This rule also makes a minor revision to the ineligibility determination for wetland conservation violations to make the regulation consistent with the statutory requirement; the change is to clarify the limited circumstances for which partial ineligibility may apply instead of complete ineligibility. Section 1221(b) of the 1985 Farm Bill (16 U.S.C. 3821) allows the Secretary to determine whether all or a part of a person's Start Printed Page 22877benefits will be lost because of violations for producing an agricultural commodity on a converted wetland. There are two types of wetland conservation violations in 16 U.S.C. 3821 that may result in ineligibility for some or all of a person's benefits; those violations are production on converted wetland (16 U.S.C. 3821(a)) and wetland conversion (16 U.S.C. 3821(d)) for the purpose of agricultural production. The consequences for the two types of wetland conservation violations are not the same. For production on converted wetland, 16 U.S.C. 3821(a)(2) specifies that the person's ineligibility is to be in an amount determined by the Secretary to be proportionate to the severity of the violation and 16 U.S.C. 3821(b) further specifies that if a person is determined to have produced an agricultural commodity on converted wetland, the Secretary determines which of, and the amount of, benefits for which the person will be ineligible due to that violation. For a wetland conversion violation, 16 U.S.C. 3821(d) provides that if a person converts a wetland making the production of an agricultural commodity possible on such converted wetland, the person will be ineligible for benefits for that crop year and all subsequent crop years. There is no authority under 16 U.S.C. 3821 for the Secretary to make a determination of only partial ineligibility for a wetland conversion violation, or allow a reduction in benefits proportionate to the severity of the violation or a limited reduction to certain benefits or amounts instead of complete ineligibility. Unless an exemption applies, a wetland conversion violation results in ineligibility for all benefits for the year of violation and all subsequent years. In the past, the text in § 12.4(c) has been used by persons who have been determined to have converted a wetland to argue that the Secretary has discretion to partially reduce ineligibility for a wetland conversion in the same manner allowed by 16 U.S.C. 3821 for a violation of production on converted wetland. There is no such discretion authorized under 16 U.S.C. 3821 for a wetland conversion; therefore, the reference to a potential reduction in ineligibility for wetland conversion is being removed by this rule. The specific change is to remove the reference to paragraph (a)(3) for the potential ineligibility reduction.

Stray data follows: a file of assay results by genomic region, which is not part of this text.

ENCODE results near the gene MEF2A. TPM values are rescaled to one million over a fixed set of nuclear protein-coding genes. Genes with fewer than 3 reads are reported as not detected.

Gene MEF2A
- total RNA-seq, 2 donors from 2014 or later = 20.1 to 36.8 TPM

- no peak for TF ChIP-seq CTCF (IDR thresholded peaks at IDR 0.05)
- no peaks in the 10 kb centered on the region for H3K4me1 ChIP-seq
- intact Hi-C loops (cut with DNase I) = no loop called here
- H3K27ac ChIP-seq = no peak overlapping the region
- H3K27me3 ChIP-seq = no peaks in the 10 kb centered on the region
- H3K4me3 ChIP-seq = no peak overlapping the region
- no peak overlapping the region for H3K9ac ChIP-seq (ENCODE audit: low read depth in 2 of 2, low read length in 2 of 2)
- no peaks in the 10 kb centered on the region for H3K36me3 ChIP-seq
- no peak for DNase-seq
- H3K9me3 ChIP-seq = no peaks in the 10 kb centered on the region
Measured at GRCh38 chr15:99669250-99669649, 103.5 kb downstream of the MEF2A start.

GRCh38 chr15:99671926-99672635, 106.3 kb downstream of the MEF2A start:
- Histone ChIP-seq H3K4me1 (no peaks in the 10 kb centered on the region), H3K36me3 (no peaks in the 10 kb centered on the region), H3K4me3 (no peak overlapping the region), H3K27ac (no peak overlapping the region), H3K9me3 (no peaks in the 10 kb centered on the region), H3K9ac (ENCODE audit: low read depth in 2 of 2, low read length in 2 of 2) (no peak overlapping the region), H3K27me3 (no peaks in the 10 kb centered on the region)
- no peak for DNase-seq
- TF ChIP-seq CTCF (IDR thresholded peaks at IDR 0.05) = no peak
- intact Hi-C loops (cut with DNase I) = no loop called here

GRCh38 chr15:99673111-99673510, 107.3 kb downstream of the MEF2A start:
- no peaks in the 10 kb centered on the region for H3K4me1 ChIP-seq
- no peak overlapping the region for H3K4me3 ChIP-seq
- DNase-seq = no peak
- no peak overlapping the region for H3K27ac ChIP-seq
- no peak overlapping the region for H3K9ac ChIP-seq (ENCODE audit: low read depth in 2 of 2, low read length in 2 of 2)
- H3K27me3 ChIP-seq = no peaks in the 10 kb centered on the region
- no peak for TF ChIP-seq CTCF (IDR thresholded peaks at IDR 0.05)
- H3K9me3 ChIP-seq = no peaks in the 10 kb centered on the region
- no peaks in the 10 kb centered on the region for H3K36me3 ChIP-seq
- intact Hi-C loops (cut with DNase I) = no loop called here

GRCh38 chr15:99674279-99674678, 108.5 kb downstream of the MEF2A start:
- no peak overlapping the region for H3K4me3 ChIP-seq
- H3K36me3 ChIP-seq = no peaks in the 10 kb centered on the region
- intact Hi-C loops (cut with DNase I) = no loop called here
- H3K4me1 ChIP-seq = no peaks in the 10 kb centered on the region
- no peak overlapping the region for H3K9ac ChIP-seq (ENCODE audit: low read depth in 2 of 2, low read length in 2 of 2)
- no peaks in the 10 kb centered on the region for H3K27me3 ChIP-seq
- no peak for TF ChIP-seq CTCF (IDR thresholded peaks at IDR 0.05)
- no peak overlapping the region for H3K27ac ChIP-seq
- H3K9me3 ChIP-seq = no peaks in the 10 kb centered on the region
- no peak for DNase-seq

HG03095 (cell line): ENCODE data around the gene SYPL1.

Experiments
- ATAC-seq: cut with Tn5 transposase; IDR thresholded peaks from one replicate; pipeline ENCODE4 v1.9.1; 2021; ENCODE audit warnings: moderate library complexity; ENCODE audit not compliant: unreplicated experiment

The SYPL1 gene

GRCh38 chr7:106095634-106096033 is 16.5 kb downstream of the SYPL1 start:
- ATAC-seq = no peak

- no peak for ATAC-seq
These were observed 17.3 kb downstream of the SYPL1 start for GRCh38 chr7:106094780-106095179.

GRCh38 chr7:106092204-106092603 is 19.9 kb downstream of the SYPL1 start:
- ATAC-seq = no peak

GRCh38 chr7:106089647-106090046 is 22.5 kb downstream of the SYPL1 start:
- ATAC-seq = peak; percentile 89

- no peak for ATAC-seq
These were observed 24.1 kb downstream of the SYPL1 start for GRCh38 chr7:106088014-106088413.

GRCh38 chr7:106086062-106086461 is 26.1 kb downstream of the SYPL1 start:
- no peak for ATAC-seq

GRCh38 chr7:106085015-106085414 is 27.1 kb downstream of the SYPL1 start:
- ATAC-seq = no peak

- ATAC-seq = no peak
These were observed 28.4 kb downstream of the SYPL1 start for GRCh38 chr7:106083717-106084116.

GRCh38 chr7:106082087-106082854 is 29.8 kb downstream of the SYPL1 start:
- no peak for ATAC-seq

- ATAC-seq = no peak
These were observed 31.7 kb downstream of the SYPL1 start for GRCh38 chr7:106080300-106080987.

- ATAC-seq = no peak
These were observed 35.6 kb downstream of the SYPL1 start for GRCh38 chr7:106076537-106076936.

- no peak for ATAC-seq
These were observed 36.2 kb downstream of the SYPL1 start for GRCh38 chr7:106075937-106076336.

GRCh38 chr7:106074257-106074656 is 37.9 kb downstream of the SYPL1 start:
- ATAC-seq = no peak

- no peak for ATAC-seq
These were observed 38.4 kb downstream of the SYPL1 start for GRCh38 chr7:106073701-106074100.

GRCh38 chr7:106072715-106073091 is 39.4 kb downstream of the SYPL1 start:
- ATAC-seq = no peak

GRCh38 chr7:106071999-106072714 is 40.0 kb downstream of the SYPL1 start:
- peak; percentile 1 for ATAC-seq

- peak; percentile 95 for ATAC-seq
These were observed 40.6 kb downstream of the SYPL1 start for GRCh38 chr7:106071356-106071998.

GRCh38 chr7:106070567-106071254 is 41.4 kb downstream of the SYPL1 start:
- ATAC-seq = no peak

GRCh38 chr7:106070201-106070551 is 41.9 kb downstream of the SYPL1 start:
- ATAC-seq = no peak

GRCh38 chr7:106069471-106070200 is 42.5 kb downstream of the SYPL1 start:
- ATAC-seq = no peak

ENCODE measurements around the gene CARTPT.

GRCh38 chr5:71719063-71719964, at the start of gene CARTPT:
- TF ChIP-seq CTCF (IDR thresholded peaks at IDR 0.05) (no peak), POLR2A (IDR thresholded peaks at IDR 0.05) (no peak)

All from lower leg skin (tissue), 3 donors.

A section with obsolete information on information collection requirements is removed.

Notice and Comment

In general, the Administrative Procedure Act (5 U.S.C. 553) requires that a notice of proposed rulemaking be published in the Federal Register and interested persons be given an opportunity to participate in the rulemaking through submission of written data, views, or arguments with or without opportunity for oral presentation, except when the rule involves a matter relating to public property, loans, grants, benefits, or contracts. Section 2608 of the 2014 Farm Bill requires that the programs of Title II be implemented by interim rules effective on publication with an opportunity for notice and comment.

Comments Requested

The primary purpose of this rule is to revise USDA conservation compliance regulations to incorporate the 2014 Farm Bill provisions that make persons receiving Federal crop insurance premium subsidies subject to conservation compliance requirements. As noted above, FCIC published an interim rule on July 1, 2014, that amended Federal crop insurance regulations to implement this provision from section 2611 of the 2014 Farm Bill. This rule is making conforming changes to the general USDA regulations in 7 CFR part 12 that apply to programs from multiple USDA agencies.

The amendments made by section 2611 of the 2014 Farm Bill, and included in this rule, extend the existing conservation compliance requirements to apply to FCIC premium subsidy recipients. Section 2611 does not include any changes to the existing requirements for conservation compliance (often referred to as “Sodbuster” and “Swampbuster”) specified in the 1985 Farm Bill and in 16 U.S.C. 3801-3824, the definition of HEL, the Wetland Conservation Program, or other conservation programs. However, in the context of making the regulatory changes required by section 2611, we are requesting comments on specific changes USDA could consider making.

For example, all persons who produce agricultural commodities are required to protect all cropland classified as HEL from excessive erosion as a condition of eligibility for USDA programs. On lands which have a cropping history prior to December 23, 1985, compliance conservation systems must result in a “substantial reduction” in soil erosion. On lands converted to crop production after December 23, 1985, compliance conservation systems must result in “no substantial increase” in soil erosion. USDA has a goal of working with farmers to help them stay in compliance or bring them into compliance through progressive planning and implementation. We welcome comments on what additional steps USDA could take to achieve these goals. Agricultural production techniques have changed significantly since the passage of the 1985 Farm Bill. While conservation systems provide a substantial reduction in soil erosion, are there additional conservation activities that USDA could consider to ensure that agricultural production and soil erosion reduction goals from HEL soils are met?